Friday, November 16, 2007

Some People: The Interview Process

I've been interviewing for residency positions over the past month all over my home state. I've met quite a few individuals on the trail, and all I can say is "Some People!"

Interviews for residency are interesting. You are there obviously bowing before the altar trying to get a job from these people - although they can't officially offer you anything outside "the match". And they are trying just as hard to sell themselves to you. I consider myself lucky in that this year anesthesia programs are doing quite a bit to woo their applicants. Most are paying for hotels the night before. Most are providing us with extravagant dinners or lunches at fancy restaraunts. Several hand out SWAG bags when you leave. I've gotten pens, t-shirts, coffee mugs (they did their research on that one, huh?), snacks, and the obligatory school folder.

Each morning there is an introductory power point slide show (if the chairman/director is tech savy enough to figure out how to power up the projector and computer) that shows off their program. One program, which notably lacked the fancy dinner/lunch and SWAG, spent most of their presentation talking about unbuilt hospitals that they are pouring money into and how great their program is going to be. Others go on and on about their benefits, which frankly is what I want out of them, while others spend the hour showing you pictures of the town and of their residents out partying together at "journal club". Then you go off to interview.

Interviews so far have ranged from 2 to 6 interviewers for about 30 minutes each. When there's just two, you pray that you get someone high up on the chain of command while with 6 you die just trying to come up with original questions to ask each interviewer and to continue to look interested as they sell their program to you by giving you the same information the last 5 have.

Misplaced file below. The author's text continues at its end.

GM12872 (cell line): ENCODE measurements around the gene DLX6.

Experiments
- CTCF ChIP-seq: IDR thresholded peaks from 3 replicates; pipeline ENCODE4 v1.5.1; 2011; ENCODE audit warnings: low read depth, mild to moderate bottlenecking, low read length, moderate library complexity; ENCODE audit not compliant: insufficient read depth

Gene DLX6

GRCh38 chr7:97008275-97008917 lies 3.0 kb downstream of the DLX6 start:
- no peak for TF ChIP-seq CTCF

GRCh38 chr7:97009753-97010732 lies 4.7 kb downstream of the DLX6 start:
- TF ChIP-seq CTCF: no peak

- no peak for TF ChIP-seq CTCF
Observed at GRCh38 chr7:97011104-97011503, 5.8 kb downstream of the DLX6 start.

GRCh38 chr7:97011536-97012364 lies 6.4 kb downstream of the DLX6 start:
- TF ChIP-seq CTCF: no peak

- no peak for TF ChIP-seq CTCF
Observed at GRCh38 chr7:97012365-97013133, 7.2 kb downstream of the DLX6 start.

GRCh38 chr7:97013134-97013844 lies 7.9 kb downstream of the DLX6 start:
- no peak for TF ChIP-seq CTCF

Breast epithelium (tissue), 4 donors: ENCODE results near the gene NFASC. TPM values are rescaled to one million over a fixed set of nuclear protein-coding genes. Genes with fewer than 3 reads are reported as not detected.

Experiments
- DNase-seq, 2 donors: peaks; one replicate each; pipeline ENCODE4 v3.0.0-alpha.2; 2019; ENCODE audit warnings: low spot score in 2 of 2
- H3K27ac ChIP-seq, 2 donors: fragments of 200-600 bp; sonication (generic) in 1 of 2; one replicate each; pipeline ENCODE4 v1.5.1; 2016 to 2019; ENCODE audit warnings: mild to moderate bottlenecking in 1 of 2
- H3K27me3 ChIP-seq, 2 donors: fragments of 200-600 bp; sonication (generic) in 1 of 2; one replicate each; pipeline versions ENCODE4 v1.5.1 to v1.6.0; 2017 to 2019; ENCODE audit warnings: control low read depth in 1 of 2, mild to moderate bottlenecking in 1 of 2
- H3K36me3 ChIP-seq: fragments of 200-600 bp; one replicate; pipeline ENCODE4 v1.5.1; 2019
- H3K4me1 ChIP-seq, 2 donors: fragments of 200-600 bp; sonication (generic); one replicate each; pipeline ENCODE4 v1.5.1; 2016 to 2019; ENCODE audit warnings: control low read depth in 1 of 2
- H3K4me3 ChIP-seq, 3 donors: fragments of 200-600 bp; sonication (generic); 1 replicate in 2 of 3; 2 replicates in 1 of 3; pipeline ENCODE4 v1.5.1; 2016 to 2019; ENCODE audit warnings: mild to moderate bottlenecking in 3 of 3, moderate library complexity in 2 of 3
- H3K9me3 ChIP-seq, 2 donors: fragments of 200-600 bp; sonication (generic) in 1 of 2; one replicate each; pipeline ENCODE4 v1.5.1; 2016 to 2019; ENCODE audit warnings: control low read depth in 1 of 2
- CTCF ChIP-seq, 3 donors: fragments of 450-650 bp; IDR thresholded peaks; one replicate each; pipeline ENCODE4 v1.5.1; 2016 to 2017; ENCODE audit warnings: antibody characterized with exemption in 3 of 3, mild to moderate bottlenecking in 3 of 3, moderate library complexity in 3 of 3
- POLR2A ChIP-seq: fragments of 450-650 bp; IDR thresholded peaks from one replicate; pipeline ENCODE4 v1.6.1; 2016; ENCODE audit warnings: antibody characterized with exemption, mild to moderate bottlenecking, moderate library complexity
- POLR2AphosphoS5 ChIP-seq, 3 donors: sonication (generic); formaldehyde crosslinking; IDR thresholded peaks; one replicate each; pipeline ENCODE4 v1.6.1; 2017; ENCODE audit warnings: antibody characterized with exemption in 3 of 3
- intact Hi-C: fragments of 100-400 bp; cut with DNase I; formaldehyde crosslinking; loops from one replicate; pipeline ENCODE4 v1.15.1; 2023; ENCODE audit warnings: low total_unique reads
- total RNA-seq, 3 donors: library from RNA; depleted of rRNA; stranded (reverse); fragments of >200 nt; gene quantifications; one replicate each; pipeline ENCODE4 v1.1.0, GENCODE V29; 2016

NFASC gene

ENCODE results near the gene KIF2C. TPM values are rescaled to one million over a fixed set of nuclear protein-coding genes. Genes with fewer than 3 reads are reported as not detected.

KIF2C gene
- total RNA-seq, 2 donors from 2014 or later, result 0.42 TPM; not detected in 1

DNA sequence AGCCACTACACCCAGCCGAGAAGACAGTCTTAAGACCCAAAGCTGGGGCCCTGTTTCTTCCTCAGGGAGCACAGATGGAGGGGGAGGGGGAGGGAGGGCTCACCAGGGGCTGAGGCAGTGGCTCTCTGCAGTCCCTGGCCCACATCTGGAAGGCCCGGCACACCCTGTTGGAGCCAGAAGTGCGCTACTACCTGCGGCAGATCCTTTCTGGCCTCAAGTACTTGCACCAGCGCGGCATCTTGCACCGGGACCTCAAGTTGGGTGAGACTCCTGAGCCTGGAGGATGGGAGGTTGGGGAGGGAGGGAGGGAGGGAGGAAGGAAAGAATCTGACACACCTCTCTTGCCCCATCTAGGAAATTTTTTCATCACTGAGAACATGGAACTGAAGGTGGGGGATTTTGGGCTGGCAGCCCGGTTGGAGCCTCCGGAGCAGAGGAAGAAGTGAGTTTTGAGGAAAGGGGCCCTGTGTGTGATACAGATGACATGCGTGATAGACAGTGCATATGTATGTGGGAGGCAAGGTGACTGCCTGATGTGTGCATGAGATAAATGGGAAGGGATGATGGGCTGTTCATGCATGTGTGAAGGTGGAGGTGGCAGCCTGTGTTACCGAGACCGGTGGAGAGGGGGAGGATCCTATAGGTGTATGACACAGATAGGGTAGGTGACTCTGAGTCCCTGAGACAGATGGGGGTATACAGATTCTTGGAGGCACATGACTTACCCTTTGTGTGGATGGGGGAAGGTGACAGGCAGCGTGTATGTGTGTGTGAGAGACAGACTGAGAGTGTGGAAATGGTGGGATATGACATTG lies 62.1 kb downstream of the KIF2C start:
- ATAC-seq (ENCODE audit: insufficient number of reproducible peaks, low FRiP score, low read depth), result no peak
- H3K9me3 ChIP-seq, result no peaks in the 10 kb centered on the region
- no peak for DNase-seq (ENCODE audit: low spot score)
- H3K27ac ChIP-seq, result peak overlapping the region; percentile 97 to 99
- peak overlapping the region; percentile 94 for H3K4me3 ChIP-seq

And the whole time you pray you don't have a situation like I had at the aforementioned school-who-sells-you-unbuilt-hospitals. I walk into the interviewers office which happens to be noticably bare of any decoration. That's a red flag that whoever this is is new to the faculty and can't tell you much or not very involved with the main faculty. Turns out this interviewer was the later. The interview starts and I notice right away that this interviewer also doesn't say much. And then the fun starts. They asked me about my step 1 score. It by no means is anything that would blow you out of the water, but it is one I'm proud of and feel like was an accomplishment. They specifically ask what I did to study for it. I tell them all about the 3 week course I took and how it helped and they start writing down details on a sticky note and then put it in their pocket. Weird. Finally they give me something to grasp at and tell me their daughter is about to take her step and they just wondered what kind of courses were available to help. Fine - I think. Then I made a big mistake. I asked what their daughter was going into. The answer was she wants to go into XX-non-anesthesia-program. Without any further interaction on my part I then get a story about how this interviewers spouse was a high up faculty for this speciality at a near by hospital and then died of cancer 4 months ago. And then the interviewers eyes started welling up with tears. Not exactly what I signed up for.